Pregnancy & Newborn

Preeclampsia: What You Should Know

Pregnancy is an exciting time in your life. To promote a healthy pregnancy, it’s very important to get early and regular prenatal care. At your prenatal visits, your provider will check you for concerning symptoms such as high blood pressure, swelling, and persistent headaches. These can be signs of preeclampsia, a potentially dangerous condition. Learn more about this pregnancy complication and how to keep you and your baby healthy.  

What Is Preeclampsia?  

“Preeclampsia is a pregnancy disorder characterized by high blood pressure and swelling. It is a rapidly progressive condition that can affect both mother and baby,” says Justin Gayle, MD, at Genesis OB/GYN, affiliated with CHI St. Joseph & Texas A&M Health Network.

Preeclampsia typically occurs in mid to late pregnancy but can occur as early as 20 weeks gestation. If untreated, preeclampsia can lead to kidney and liver damage, heart problems, hypertension, or growth restriction to your baby. However, with good prenatal care and proper management of this pregnancy complication, it is possible to have a healthy baby and happy pregnancy.

What Are the Signs of Preeclampsia?

During your regular pregnancy checkup and prenatal visits, your doctor or nurse may ask if you’re experiencing any abnormal symptoms. If you experience any of the following, it’s important to share them with your doctor at your appointment. Some of the changes to look out for include:

  • High blood pressure

  • Excessive swelling in the face, ankles, and hands

  • Persistent headaches

  • Rapid weight gain

  • Changes in vision

  • Dark urine

  • Upper abdominal pain

  • Rapid heartbeat

Many of these symptoms are normal in pregnancy and typically aren’t signs of an underlying condition. Your doctor will look for the presence of a combination of symptoms, and if they suspect you may have preeclampsia, they may conduct blood and urine tests to reach a diagnosis.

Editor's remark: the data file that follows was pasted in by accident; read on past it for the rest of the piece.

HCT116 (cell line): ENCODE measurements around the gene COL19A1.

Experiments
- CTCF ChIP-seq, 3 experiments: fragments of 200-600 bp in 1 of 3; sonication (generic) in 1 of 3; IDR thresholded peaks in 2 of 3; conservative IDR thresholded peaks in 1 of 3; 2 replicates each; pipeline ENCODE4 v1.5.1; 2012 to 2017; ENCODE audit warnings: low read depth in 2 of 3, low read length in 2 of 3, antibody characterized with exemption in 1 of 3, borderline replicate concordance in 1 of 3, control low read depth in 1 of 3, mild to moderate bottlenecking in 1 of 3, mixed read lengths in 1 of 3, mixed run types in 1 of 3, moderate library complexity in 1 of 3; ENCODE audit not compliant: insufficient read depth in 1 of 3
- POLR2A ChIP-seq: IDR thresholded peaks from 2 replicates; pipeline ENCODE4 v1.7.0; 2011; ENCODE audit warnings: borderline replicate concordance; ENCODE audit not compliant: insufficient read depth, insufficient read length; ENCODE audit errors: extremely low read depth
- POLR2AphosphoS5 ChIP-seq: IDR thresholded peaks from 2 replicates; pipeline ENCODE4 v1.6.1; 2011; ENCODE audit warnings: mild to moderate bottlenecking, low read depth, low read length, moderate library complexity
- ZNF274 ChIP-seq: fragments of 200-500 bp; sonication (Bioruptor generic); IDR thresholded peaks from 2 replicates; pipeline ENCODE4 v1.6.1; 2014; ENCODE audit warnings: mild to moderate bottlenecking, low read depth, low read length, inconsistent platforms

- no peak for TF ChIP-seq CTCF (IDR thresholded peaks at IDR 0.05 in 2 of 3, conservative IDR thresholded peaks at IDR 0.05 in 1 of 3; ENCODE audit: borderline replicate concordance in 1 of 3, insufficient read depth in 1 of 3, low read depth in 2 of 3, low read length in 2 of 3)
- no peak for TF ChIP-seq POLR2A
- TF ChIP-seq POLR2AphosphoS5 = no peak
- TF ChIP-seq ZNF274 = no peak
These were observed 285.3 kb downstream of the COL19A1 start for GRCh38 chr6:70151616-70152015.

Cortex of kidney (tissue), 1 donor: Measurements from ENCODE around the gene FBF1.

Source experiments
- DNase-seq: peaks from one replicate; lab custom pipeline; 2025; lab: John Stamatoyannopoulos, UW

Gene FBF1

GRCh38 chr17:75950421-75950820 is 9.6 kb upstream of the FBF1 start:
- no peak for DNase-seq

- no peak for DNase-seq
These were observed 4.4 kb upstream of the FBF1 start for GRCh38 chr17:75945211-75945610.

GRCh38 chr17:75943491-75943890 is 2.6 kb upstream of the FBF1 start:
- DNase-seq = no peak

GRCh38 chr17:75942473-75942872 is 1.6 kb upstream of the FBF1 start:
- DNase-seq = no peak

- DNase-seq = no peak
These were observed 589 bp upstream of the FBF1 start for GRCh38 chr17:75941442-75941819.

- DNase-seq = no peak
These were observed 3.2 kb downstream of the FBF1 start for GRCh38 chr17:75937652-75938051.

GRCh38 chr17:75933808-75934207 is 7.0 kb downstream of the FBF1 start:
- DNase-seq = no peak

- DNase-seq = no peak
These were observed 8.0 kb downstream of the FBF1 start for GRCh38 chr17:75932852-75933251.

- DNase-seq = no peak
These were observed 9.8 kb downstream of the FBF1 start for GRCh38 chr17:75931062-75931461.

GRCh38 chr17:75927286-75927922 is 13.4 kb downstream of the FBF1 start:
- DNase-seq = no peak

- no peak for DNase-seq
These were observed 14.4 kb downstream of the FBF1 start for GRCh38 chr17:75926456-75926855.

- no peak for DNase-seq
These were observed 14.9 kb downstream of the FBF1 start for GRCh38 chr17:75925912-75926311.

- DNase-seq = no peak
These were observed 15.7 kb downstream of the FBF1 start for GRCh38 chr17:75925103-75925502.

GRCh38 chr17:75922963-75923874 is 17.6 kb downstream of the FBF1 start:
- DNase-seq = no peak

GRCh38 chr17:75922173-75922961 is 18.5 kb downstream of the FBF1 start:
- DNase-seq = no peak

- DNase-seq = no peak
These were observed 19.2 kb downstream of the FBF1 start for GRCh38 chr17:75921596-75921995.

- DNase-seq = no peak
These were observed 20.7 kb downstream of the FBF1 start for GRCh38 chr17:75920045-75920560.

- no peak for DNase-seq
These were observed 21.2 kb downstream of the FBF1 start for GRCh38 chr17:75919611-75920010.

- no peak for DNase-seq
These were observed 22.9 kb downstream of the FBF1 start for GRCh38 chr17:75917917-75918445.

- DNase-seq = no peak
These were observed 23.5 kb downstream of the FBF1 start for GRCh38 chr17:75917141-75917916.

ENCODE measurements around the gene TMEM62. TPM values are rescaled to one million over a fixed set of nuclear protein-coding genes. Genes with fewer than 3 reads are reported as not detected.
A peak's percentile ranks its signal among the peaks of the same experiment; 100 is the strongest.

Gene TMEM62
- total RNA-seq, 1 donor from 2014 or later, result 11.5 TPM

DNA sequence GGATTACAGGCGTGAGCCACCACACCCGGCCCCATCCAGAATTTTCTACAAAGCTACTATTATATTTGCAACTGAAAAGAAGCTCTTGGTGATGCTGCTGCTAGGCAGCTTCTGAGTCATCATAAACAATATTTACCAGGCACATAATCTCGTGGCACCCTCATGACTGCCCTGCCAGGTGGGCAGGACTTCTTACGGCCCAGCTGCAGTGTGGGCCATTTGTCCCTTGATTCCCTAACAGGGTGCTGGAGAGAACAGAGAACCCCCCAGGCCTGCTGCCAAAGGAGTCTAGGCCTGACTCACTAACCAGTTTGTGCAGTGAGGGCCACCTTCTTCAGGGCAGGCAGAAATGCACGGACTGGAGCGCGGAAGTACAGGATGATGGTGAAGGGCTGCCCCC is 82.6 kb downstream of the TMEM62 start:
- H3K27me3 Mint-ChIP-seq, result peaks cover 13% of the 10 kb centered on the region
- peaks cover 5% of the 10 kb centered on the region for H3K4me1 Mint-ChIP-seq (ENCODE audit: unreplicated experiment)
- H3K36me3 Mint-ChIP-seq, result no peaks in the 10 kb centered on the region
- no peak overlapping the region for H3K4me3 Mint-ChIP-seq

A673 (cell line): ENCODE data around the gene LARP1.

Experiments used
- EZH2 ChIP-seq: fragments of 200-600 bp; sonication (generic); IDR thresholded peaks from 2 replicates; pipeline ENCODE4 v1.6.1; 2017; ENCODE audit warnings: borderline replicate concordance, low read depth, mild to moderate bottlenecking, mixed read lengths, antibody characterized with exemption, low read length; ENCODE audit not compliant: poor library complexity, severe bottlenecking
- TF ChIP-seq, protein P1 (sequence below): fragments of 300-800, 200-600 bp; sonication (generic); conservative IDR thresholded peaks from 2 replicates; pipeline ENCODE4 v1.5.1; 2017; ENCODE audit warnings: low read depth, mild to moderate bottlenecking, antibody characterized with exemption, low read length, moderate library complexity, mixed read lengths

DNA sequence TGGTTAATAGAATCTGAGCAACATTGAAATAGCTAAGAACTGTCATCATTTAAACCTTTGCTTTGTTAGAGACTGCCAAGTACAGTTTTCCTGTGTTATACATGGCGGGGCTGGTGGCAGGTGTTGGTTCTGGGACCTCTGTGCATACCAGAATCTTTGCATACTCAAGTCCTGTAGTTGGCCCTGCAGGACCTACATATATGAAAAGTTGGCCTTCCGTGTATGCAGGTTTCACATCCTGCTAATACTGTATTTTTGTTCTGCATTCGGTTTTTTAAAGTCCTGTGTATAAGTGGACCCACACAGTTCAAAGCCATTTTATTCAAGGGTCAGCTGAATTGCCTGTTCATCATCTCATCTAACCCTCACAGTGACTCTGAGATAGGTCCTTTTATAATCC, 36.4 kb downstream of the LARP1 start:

What To Expect After Giving Birth

Your blood pressure might increase immediately after giving birth, but it will typically return to normal within 48 hours. In most cases, all symptoms of preeclampsia clear up within six months after giving birth. Visit with your doctor regularly to determine a treatment and recovery plan.

Whether you’re pregnant or hoping to start a family soon, schedule an appointment with your CHI St. Joseph Health OB/GYN. Our team offers a variety of services to help you have a healthy, happy pregnancy, including childbirth classes, tours of our Labor and Delivery Department, and assistance with finding a pediatrician for your baby and creating a birth plan.

Sources:

Dr. Justin Gayle, Genesis OB/GYN, Board Certified in Obstetrics and Gynecology

What To Expect | Preeclampsia: Symptoms, Risk Factors and Treatment
Healthline | Preeclampsia

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